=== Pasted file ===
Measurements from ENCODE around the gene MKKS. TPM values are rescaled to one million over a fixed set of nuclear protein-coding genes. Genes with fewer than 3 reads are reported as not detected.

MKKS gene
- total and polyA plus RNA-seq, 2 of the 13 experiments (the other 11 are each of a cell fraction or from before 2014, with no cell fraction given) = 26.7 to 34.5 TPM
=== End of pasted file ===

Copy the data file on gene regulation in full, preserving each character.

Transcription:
Measurements from ENCODE around the gene MKKS. TPM values are rescaled to one million over a fixed set of nuclear protein-coding genes. Genes with fewer than 3 reads are reported as not detected.

MKKS gene
- total and polyA plus RNA-seq, 2 of the 13 experiments (the other 11 are each of a cell fraction or from before 2014, with no cell fraction given) = 26.7 to 34.5 TPM